This study assesses the effectiveness and cost-effectiveness of an internet intervention for family caregivers of people with dementia. In the context of the fast growing number of people with dementia in years to come, there is an urgent need to develop cost-effective approaches that meet the needs of people with dementia and their family caregivers across the course of the illness. Some family caregiver may apply for help in the beginning of the course of the illness, others may use the intervention in a later stage. The potential effect of the internet intervention may act immediately or help people to keep on caring and prevent them from developing (more) health problems.
The RCT-study is conducted in the practical setting of a health provider who is specialized in dementia care and offers case management and a variety of support strategies for persons with dementia and family caregivers. Because internet delivered intervention is highly structured and leaves little room for the therapist to adapt it, in practice the structure remains intact without major adaptation
. Important advantage of such a pragmatic study is that results of the study have a high level of generalizibility.
As is the case with internet therapy (or research studies in this domain) in general
, we expect participants to be more highly educated, with a high proportion of them having a university degree. It is also rather common that clients drop out of (research into) internet therapy. In a recent review on dropout from internet-based treatment for psychological disorders an average rate of 31% was found
. Evidence on any specific variables that may make an individual more likely to drop out is currently limited
. In this study we expect some family caregivers to drop out for specific disease related reasons like admission to an nursing home or death of the person with dementia. All together this may have a negative effect on the generalizability.
Primary outcome measure in the RCT is severity of depressive symptoms of the family caregiver. Anxiety symptoms, feelings of burden and caregiver stress are secondary outcomes. In a review article about consensus on outcome measures for psychosocial intervention research in dementia care, some recommendations are made for use of specific measures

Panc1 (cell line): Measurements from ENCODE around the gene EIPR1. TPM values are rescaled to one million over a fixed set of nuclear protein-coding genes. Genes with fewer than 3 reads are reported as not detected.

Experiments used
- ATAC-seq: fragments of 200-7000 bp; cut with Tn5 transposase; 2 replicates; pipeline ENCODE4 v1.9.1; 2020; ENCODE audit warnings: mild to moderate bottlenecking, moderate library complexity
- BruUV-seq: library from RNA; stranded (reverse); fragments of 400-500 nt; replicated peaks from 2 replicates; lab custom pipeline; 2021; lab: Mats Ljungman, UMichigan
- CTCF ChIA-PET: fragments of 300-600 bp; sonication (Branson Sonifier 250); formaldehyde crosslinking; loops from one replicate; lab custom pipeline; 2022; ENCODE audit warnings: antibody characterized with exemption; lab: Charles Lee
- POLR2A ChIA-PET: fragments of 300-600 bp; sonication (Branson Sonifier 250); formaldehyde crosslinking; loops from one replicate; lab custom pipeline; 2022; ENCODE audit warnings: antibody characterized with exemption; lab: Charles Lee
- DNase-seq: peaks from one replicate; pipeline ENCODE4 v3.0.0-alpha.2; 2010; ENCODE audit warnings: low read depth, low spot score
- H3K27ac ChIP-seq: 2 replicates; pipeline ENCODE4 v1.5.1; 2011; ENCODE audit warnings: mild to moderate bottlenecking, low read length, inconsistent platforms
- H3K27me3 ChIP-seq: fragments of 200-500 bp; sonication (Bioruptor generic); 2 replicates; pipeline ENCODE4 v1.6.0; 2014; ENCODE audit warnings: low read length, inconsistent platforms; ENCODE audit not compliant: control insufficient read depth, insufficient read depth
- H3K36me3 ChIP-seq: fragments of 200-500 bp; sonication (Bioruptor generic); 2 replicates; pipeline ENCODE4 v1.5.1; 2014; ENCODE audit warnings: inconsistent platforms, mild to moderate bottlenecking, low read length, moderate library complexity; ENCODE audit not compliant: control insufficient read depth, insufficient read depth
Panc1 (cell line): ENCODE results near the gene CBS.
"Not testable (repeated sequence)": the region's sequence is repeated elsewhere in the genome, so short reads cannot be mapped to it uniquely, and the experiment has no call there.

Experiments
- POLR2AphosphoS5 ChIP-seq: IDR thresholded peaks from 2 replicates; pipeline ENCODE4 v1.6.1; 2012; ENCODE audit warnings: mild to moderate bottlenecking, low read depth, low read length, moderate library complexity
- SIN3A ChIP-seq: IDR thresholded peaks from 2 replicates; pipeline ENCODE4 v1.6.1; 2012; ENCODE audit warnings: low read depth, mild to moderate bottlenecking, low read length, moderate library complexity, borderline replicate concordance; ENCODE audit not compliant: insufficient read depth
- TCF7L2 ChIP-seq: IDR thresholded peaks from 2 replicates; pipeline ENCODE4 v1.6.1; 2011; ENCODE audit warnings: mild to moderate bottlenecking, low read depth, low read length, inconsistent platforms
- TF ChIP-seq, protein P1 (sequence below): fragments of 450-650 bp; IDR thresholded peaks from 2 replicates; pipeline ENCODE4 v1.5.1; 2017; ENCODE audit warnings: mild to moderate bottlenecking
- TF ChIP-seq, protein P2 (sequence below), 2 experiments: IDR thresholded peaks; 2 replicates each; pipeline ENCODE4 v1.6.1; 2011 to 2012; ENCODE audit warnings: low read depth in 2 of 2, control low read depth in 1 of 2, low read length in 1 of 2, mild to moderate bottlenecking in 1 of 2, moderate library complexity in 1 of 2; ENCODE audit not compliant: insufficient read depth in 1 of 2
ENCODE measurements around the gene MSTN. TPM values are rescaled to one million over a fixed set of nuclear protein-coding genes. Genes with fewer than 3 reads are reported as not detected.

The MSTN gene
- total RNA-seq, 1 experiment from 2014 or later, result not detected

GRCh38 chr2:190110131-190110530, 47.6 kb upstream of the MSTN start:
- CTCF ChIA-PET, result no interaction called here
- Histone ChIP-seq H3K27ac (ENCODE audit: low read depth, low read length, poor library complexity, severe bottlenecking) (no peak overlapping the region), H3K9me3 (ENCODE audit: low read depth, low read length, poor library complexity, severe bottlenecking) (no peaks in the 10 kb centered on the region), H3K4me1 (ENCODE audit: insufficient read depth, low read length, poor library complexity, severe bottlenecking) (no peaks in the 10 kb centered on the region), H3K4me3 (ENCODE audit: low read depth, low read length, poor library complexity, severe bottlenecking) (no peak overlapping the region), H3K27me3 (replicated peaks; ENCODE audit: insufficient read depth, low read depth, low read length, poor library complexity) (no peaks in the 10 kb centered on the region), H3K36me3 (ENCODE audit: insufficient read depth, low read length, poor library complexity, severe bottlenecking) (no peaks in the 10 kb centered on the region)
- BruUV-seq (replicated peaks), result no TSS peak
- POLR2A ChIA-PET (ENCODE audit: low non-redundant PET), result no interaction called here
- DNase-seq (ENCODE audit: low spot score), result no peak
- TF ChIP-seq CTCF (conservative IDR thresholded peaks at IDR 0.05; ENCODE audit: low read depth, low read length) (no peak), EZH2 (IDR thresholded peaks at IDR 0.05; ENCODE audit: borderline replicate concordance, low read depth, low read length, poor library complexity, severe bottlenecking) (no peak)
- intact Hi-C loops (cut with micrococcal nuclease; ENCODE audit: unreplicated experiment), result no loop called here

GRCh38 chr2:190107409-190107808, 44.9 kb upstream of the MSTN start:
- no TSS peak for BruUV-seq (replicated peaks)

. It is suggested that if depression is the primary intervention target, the CES-D has potential (although it requires further validation across Europe). Also the HADS is mentioned as an useful instrument. With regard to measuring feelings of burden, authors recommend the use of the Zarit Burden Interview (ZBI). This scale has been extensively used in intervention studies, however, only a few studies show significant changes on this scale. In this study we used the Self Perceived Pressure from Informal Care scale (SPPIC) which focuses on the aspect of role overload. To measure caregiver perceived stress we use the Revised Memory and Behavioral Problem Checklist (RMBPC).
In contrast to the CES-D and the HADS, both the SPPIC and RMBPC are not often used in a web-based manner. This means that scale properties like reliability may be influenced. However, research has shown that in the case of two scales measuring depression no statistically significant differences between paper and internet-based administration were found
. It is recommended that format of administration should not be changed when repeated measurements are made. Main advantage of web-based administration
 is completeness and reliability of data (no missing values, no data entry errors). Other advantages are time flexibility for the family caregivers and low costs.
In conclusion, we expect that this study can add important information to the knowledge base on the effectiveness and cost-effectiveness of interventions to reduce psychological symptoms in informal caregivers of dementia persons with dementia. Given the steep rise in the number of people with dementia and the crucial role family caregivers play in caring for them, interventions that reach family caregivers at an early stage are essential